A while back we posted about Google’s use of mindfulness training.
Now, as if in answer, and not in a friendly, hey that’s great kind of way, comes this essay in MacLean’s. (Hat tip to Andrew Sullivan’s website for the find.) You can tell that from this excerpt:
The embrace of mindfulness by a distracted, stressed, Lululemon-wearing, iPhone-addicted culture isn’t surprising: it combines Zen chic with the scientific imprimatur of the New England Journal of Medicine. Microbiologist Jon Kabat-Zinn, famed for his mindfulness meditation seminars, is credited with bringing the practice into health care: his eight-week mindfulness-based stress-reduction training program, established at the University of Massachusetts Medical Center in 1995, is now taught in more than 200 hospitals. Its efficacy is supported by a growing body of scientific research, including studies that show it can alter brain patterns and behaviour, and be as effective as antidepressants in treating mild depression.
That’s pretty much the tone.
But beyond that, what’s fascinating is how it traces the history of “mindfulness training,” which the author claims doesn’t go back all that far:
Not everyone views the current path as enlightened, however. Donald Lopez, a professor of Buddhist and Tibetan studies at the University of Michigan, calls “secular Buddhism” an oxymoron: “Buddhism has always been a religion,” he says. “To see it as a way of life is a modern conceit that disparages the lives and religious practices of Buddhists over thousands of years.” The author of The Scientific Buddha, published in 2012, says belief that “mindfulness” is an ancient Buddhist practice is a fallacy: “There’s a cachet that comes from saying some ancient sage a millennium ago in India invented these things,” he says. Lopez traces mindfulness as we know it to a quest to preserve Buddhism in Burma after the British occuptation in the 19th century; they deposed the king and destroyed the hierarchical Buddhist institution: “Some monks saw the British arrival as a sign of approaching apocalypse,” he says. “So they disseminated Buddhist philosophy and practice through the population.” That included meditation, traditionally done only by monks. “It was totally about self-preservation.”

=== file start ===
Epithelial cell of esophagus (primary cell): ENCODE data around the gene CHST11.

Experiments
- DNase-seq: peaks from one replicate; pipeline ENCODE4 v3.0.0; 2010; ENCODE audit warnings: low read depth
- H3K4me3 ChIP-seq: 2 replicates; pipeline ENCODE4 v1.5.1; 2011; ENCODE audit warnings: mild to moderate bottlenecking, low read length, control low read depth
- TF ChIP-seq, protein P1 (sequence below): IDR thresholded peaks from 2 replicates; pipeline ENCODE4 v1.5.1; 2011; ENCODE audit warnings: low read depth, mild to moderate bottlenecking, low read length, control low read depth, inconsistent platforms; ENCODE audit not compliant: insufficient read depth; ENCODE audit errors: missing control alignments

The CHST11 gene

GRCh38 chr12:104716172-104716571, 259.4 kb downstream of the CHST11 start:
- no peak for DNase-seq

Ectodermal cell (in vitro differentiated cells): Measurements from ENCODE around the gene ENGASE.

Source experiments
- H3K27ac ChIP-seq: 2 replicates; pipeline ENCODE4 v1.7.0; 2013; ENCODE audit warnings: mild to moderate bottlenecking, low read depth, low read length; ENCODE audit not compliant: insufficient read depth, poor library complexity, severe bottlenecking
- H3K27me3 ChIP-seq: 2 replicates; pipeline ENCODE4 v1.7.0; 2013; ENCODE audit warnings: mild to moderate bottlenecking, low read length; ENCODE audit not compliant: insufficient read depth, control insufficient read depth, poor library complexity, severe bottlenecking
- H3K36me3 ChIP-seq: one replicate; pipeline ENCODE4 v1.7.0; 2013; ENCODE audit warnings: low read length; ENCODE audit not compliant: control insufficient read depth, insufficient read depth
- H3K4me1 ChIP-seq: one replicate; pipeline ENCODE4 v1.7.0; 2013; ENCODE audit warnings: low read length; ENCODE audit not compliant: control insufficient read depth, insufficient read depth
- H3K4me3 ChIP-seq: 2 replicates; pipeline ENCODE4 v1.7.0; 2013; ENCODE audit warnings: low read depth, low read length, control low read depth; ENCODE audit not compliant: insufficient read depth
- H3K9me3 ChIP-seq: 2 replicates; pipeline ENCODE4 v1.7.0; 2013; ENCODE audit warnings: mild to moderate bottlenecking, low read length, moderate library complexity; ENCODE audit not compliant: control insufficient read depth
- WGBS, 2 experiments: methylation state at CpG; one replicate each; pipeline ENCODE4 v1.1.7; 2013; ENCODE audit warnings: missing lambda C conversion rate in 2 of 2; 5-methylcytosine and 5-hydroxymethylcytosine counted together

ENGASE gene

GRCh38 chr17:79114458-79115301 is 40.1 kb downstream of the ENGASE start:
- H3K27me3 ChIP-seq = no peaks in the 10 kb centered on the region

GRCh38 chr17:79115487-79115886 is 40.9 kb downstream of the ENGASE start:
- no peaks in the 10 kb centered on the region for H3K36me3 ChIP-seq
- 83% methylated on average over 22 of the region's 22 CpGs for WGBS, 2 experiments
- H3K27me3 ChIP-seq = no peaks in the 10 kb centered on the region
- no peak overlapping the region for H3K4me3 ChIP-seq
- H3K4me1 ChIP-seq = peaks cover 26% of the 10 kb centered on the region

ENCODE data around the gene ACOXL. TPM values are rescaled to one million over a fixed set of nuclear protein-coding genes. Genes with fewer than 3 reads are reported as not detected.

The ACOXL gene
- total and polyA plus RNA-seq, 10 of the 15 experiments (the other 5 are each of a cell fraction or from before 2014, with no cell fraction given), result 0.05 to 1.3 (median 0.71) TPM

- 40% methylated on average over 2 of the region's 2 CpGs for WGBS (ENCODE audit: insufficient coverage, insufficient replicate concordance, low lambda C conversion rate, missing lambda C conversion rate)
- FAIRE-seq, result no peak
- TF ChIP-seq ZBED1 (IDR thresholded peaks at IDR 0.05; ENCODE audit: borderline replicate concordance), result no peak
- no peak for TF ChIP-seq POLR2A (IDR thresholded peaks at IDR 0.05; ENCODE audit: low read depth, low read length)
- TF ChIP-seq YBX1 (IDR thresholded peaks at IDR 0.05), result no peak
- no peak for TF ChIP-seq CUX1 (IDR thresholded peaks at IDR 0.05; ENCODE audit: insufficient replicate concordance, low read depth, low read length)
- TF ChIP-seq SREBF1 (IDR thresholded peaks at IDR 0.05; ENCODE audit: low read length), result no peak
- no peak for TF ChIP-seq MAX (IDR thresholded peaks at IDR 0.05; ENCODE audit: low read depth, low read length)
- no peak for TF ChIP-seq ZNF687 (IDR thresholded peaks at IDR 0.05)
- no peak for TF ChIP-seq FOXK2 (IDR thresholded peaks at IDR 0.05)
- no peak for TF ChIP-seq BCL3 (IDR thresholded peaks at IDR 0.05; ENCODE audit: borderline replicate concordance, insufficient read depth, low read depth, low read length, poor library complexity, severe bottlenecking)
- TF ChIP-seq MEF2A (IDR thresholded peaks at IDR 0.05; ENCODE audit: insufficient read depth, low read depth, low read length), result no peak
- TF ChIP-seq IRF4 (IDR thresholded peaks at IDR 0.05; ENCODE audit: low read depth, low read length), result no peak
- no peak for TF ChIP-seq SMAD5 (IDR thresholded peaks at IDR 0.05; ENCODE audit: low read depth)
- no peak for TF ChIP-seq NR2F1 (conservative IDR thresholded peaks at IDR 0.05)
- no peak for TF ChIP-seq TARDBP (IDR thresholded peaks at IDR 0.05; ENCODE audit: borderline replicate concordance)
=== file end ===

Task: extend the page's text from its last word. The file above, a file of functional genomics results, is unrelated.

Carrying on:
You may be on to my point at this point. That sounds like another version of the yoga-religion debate, with the nice twist of yoga’s commercialism / Western embrace thrown in for good measure along with the various notions of the origins of modern asanas as some type of reaction to British colonialism.
And we can take it one step further:
American Zen teacher, academic and author David Loy agrees. Loy recently posted online a letter he’d written to Harvard professor William George, an advocate of mindfulness in the corporate realm. Loy took issue with George sitting on the boards of Goldman Sachs, Novartis and Exxon Mobil, corporations that have been accused of ethical-practices breaches. In an interview with Maclean’s, Loy said he’s pleased mindfulness is helping so many people reduce anxiety and pain. “And if somebody wants to do better on their SATs [U.S. college-admission tests], I have no objection to that,” he says. But he sees a blurring taking place: “The real focus of Buddhism is on awakening, on coming to some insight or wisdom about our true nature. Without that, we can’t get at the real source of our dukkha, or suffering,” he says. Institutionaldukkha exists, as well. “The mindfulness movement is good for adjusting certain types of dukkha, but from the Buddhist perspective, it’s not addressing the most deep-rooted and problematical forms of dukkha. In fact, it seems to be reinforcing the kind of self-centred individualism that seems to be our more basic problem.”
Substitute the yamas and niyamas in there, and you have a way of thinking about how yoga is spreading — perhaps especially in the top yoga cities in America.
Posted by Steve